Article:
David Rice Atchison and his F Street housemates dug their feet in against Stephen Douglas’ bill to organize the Indian country as Nebraska Territory. Congress reserved that land to freedom under the Missouri Compromise thirty years before and for that reason the South had spent most of a decade killing any bill that would open it to white settlement and thus make it into free states down the road. But by 1854 they must have felt like they swam against the tide of history. Some settlers from Missouri and Iowa already lived on the land illegally. The West, at the time meaning the states bordering the Mississippi, clamored for a railroad to the Pacific and the rest of the nation largely wanted to give it to them. They needed only agree on the specifics. Against that tide, Atchison himself briefly yielded at the end of the last Congress. But he returned, after getting an earful from his angry constituents, committed to stopping Douglas unless he could collect a pound of flesh for slavery.
By 1854, the Democracy had withered in the North. It did not have the same degree of problem that the Whigs did in the South, but by proving itself the safest party for slavery it had alienated many of its Northern supporters. The party’s decline in the North put men like Douglas increasingly at the mercy of proslavery extremists like Atchison. As the party’s rising star in the North, the Little Giant did not make it his business to crusade against them. He cared little about slavery and so yielding to its advocates cost him nothing personally. Politics requires uncomfortable compromises, but a compromise that advanced slavery didn’t even amount to that for Douglas. He needed only give ground on something unimportant to him to get what he really wanted: the West opened to white settlement. Furthermore, in opposing the Missouri Compromise prohibition on slavery, Atchison appealed to Douglas on grounds he had long supported: popular sovereignty.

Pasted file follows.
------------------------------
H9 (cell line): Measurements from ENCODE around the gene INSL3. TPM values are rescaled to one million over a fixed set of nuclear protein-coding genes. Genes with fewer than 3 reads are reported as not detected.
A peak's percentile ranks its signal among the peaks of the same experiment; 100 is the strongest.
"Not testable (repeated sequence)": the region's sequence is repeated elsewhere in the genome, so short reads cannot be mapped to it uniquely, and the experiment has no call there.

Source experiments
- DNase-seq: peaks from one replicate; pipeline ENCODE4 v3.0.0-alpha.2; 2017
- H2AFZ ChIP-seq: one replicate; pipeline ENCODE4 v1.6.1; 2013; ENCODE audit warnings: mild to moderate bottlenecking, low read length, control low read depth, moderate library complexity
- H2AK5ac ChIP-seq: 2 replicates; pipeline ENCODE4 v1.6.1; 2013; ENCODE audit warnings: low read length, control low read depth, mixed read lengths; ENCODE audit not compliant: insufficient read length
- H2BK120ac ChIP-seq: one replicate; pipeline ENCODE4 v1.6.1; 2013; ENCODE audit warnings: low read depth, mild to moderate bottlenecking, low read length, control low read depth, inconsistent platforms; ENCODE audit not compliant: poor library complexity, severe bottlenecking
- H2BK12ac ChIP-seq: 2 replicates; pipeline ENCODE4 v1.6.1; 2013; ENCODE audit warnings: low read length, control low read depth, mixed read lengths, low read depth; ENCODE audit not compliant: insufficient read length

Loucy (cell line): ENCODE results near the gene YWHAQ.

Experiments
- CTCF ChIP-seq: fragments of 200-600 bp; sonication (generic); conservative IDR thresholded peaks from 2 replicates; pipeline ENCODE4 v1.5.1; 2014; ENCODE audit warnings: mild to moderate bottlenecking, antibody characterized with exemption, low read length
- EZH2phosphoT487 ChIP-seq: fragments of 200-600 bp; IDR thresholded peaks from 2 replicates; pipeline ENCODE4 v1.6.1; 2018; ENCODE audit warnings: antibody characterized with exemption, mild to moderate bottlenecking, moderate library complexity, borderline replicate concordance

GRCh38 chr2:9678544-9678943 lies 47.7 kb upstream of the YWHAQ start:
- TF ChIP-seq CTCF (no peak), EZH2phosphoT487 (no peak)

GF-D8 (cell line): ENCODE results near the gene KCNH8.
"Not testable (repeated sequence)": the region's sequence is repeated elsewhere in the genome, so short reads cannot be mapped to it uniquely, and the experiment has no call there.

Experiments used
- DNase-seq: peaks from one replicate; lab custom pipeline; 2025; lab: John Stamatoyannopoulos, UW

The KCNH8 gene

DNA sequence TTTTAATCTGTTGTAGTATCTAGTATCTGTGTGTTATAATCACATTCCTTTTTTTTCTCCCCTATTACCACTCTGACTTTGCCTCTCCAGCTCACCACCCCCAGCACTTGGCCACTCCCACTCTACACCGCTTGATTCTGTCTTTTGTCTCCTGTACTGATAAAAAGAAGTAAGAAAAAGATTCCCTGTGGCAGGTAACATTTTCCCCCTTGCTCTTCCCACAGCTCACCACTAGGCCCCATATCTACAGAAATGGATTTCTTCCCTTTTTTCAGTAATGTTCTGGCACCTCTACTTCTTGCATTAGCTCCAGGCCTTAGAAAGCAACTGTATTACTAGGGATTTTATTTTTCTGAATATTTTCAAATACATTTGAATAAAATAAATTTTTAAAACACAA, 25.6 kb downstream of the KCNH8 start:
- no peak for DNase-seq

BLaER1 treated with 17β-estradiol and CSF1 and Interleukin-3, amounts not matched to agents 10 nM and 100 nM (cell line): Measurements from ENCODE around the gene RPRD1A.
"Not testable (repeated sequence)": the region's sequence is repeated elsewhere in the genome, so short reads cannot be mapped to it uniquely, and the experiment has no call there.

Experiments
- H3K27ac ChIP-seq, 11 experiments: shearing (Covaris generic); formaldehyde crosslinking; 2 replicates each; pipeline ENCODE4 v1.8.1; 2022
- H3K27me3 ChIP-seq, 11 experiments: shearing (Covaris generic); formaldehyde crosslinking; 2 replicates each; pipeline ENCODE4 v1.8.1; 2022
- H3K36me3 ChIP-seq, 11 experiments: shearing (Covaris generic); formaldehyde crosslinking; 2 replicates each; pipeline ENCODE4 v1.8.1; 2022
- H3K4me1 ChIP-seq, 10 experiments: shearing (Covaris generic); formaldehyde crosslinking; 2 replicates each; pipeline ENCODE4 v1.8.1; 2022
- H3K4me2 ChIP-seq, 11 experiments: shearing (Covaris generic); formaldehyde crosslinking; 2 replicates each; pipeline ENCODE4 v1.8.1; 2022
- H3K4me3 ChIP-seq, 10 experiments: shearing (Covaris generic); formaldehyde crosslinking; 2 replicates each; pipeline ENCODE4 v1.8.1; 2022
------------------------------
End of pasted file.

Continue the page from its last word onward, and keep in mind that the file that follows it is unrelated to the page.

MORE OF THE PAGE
Putting on Douglas’ shoes for a moment, this looks less like a hard bargain than a great deal. Douglas gets what he really wants though a just slightly altered means and then gets more on top of it by having his favorite doctrine adopted as the law of the land. No fool, Douglas knew that appeasing F Street would have some political costs in the North. He underestimated those costs, but he knew enough to sound out ways to make his bill acceptable to F Street and the South without also burning all the bridges in the North. The man who managed passage of the Armistice had sailed those waters before and could do it again.
On January 4, 1854, Douglas’ committee reported out not Iowa Senator Dodge’s bill that had begun the previous March as Illinois Senator Douglas’ bill, but rather a new measure entirely. It would organize Nebraska but remained mute on slavery except for the provision, quoted by Allan Nevins:
And when admitted as a State or States, the said Territory, or any portion of the same, shall be received into the Union, with or without slavery, as their constitution may prescribe at the time of their admission.
The committee attached a report to the bill saying that they had no consensus on whether the Missouri Compromise ban stood or not. Douglas called it a virtual repeal as the bill at least contemplated slavery on the land. He replicated the language of the New Mexico and Utah territorial bills, neither explicitly enacting popular sovereignty nor repudiating it.
Repeal of the Missouri Compromise in full seemed impossible. When Atchison said he had no hope that it would ever fall, no Senator rose to gainsay him. If the South could withstand that ambiguity on New Mexico and Utah, and already accepted far worse for slavery on the Great Plains, surely the section could tolerate the same in Nebraska. In fact, even Douglas’ virtual repeal offered more than proslavery men could have hoped for just a year prior. Surely that would satisfy F Street.